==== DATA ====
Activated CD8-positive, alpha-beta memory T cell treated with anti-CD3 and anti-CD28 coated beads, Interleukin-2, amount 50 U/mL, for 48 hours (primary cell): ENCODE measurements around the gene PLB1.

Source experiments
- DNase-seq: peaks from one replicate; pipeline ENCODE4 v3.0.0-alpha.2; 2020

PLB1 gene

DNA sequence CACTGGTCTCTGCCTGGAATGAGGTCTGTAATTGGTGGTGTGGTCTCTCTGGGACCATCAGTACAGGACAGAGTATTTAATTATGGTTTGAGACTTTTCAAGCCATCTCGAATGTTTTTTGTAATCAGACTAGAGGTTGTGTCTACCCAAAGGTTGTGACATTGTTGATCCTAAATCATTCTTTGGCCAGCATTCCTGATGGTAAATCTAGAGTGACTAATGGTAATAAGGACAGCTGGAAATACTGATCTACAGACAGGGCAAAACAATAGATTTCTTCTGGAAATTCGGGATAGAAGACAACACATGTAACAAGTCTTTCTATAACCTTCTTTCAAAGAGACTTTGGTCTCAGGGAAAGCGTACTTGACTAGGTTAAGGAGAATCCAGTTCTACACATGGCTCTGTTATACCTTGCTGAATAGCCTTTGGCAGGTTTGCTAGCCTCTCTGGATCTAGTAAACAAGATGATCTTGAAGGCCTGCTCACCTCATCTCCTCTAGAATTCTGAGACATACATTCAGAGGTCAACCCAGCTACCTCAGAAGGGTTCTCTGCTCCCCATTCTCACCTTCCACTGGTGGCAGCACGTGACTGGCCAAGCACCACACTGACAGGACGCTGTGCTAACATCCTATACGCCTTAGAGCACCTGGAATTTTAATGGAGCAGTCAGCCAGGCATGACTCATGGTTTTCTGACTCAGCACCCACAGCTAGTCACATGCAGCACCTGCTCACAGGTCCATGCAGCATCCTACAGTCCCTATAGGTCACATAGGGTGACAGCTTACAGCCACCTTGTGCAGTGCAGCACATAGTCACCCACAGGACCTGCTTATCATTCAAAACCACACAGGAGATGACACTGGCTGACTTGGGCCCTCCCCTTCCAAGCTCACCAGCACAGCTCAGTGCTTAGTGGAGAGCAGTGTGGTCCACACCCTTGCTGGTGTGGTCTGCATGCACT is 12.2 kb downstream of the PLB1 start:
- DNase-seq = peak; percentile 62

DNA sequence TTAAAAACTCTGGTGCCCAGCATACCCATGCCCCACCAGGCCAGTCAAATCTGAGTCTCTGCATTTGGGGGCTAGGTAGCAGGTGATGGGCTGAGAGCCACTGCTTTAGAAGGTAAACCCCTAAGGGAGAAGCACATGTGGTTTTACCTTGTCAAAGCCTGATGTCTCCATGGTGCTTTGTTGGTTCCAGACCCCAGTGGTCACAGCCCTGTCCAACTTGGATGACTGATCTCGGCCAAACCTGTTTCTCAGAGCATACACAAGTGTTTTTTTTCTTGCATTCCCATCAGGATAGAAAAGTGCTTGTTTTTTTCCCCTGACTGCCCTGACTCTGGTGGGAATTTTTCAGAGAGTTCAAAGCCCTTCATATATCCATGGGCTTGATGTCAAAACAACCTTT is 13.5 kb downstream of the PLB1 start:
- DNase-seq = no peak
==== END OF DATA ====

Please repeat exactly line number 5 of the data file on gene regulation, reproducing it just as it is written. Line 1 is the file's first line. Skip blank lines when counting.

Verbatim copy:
DNA sequence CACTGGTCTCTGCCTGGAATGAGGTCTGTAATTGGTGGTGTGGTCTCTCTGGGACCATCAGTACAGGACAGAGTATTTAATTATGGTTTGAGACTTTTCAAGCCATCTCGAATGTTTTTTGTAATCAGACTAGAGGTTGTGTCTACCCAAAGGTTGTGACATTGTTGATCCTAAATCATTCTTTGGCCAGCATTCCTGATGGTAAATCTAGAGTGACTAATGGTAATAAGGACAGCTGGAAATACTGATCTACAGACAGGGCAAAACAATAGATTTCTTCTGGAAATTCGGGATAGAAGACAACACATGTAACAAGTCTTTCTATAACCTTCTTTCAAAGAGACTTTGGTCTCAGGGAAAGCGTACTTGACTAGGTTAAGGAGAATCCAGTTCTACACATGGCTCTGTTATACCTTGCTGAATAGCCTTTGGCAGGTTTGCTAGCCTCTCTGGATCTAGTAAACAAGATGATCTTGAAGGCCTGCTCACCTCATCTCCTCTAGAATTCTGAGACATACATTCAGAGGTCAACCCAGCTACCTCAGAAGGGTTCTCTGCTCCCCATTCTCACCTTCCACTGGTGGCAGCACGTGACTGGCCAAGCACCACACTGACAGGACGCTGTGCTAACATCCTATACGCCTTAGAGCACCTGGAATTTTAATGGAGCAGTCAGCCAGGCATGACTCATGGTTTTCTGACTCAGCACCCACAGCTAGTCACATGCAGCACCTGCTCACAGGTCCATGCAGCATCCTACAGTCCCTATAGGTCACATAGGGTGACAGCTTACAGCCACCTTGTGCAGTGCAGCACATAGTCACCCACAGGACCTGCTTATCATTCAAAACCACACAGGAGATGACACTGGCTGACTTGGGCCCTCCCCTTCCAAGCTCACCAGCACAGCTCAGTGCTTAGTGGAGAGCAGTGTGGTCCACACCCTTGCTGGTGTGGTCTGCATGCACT is 12.2 kb downstream of the PLB1 start: